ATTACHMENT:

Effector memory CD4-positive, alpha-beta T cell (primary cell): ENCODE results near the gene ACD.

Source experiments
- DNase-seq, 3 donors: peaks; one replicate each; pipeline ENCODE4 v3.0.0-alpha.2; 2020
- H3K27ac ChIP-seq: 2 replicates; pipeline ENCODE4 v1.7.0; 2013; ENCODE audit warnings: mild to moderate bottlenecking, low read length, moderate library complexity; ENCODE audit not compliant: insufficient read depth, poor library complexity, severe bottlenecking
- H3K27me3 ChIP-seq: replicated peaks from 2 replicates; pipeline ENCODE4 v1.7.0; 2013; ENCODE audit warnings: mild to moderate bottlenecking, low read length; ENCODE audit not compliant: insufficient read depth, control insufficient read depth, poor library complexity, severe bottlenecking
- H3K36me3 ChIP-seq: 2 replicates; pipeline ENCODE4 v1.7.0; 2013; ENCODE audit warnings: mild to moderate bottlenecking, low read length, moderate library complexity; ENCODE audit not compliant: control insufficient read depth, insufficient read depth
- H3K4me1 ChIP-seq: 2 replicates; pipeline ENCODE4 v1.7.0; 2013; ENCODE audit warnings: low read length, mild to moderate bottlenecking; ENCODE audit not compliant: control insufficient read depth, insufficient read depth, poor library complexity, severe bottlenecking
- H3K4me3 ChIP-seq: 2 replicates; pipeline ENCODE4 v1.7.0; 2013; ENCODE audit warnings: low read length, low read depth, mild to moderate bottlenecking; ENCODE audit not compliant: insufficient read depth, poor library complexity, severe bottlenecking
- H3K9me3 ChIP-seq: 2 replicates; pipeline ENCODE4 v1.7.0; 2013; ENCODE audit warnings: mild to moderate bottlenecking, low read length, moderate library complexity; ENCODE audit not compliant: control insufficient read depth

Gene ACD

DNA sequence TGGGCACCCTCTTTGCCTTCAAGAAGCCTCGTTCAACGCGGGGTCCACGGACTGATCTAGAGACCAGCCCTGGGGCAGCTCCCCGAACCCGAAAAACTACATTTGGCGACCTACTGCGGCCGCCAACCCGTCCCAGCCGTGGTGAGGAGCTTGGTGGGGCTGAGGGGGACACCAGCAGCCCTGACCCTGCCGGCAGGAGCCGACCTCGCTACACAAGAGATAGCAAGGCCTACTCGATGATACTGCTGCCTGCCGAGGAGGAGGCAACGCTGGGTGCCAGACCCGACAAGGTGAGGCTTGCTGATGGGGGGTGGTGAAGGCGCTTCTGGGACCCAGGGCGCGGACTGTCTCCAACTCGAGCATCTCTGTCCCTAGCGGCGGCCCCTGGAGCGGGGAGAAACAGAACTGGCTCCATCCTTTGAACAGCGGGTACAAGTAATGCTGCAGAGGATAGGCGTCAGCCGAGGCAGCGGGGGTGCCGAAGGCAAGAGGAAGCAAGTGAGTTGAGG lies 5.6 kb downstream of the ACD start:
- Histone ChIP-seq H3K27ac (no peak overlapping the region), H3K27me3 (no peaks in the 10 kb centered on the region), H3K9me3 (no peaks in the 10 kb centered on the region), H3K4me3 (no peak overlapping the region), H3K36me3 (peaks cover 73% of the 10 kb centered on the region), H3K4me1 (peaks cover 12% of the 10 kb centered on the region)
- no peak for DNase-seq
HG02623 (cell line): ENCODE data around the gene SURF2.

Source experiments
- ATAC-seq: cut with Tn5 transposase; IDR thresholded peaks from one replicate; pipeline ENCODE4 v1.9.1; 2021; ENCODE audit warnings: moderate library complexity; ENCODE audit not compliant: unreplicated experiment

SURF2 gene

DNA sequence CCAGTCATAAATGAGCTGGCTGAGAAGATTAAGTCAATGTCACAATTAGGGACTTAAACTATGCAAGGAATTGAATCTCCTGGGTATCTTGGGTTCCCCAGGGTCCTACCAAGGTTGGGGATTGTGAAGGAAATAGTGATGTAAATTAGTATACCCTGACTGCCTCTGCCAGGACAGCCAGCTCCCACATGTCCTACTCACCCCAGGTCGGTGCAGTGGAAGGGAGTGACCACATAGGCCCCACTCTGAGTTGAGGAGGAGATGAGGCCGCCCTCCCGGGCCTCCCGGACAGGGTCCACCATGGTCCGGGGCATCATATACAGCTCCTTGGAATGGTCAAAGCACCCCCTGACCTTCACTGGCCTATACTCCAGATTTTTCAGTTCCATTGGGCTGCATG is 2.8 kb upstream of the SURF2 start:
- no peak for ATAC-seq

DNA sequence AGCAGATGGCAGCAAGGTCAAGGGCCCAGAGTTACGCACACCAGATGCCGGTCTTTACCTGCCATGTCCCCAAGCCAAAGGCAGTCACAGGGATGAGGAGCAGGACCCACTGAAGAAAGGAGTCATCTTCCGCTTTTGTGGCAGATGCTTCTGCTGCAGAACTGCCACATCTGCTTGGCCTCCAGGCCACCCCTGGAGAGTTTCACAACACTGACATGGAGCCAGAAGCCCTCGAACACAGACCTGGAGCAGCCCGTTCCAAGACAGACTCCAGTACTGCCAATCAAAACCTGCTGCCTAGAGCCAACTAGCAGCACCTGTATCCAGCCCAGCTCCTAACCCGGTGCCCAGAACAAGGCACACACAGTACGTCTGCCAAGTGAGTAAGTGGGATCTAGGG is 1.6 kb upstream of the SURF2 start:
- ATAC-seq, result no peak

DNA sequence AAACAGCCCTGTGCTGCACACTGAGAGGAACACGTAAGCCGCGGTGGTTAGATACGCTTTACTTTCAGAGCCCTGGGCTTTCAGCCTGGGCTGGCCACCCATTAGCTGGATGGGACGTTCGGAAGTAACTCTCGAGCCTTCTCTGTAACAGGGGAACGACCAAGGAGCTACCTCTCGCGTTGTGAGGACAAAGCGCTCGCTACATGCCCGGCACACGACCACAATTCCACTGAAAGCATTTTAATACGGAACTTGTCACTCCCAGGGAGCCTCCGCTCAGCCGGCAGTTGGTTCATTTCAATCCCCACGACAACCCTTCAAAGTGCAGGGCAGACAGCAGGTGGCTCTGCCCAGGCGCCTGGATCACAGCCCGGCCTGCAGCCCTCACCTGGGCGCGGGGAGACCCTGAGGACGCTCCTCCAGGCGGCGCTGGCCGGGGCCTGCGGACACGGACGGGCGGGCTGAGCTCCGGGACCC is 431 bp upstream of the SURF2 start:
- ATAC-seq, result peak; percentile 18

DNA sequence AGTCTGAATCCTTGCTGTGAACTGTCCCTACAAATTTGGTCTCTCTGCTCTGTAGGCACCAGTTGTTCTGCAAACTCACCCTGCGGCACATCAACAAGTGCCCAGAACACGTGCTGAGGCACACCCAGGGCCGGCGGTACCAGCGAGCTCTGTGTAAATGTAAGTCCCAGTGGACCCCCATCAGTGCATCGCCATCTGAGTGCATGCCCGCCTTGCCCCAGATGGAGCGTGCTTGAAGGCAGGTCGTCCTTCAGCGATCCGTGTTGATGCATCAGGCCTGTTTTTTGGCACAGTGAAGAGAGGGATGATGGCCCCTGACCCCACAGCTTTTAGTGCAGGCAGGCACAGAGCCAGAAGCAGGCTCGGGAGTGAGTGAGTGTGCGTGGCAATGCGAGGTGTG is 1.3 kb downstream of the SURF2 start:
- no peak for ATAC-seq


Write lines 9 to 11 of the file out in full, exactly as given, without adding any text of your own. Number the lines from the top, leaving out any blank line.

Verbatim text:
- H3K9me3 ChIP-seq: 2 replicates; pipeline ENCODE4 v1.7.0; 2013; ENCODE audit warnings: mild to moderate bottlenecking, low read length, moderate library complexity; ENCODE audit not compliant: control insufficient read depth

Gene ACD

DNA sequence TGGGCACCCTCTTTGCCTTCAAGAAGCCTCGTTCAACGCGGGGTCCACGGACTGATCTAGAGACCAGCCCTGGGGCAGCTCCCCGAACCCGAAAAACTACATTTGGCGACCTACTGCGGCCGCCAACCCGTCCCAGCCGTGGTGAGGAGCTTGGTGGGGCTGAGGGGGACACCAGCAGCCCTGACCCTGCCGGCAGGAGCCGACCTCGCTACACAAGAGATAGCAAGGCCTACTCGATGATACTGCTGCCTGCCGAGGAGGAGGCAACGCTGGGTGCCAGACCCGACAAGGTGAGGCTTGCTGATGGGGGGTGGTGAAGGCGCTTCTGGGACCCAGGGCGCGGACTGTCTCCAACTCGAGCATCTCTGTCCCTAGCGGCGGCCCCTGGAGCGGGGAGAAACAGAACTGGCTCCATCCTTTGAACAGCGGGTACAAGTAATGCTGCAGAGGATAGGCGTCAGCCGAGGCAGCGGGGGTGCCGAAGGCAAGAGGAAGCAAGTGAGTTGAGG lies 5.6 kb downstream of the ACD start: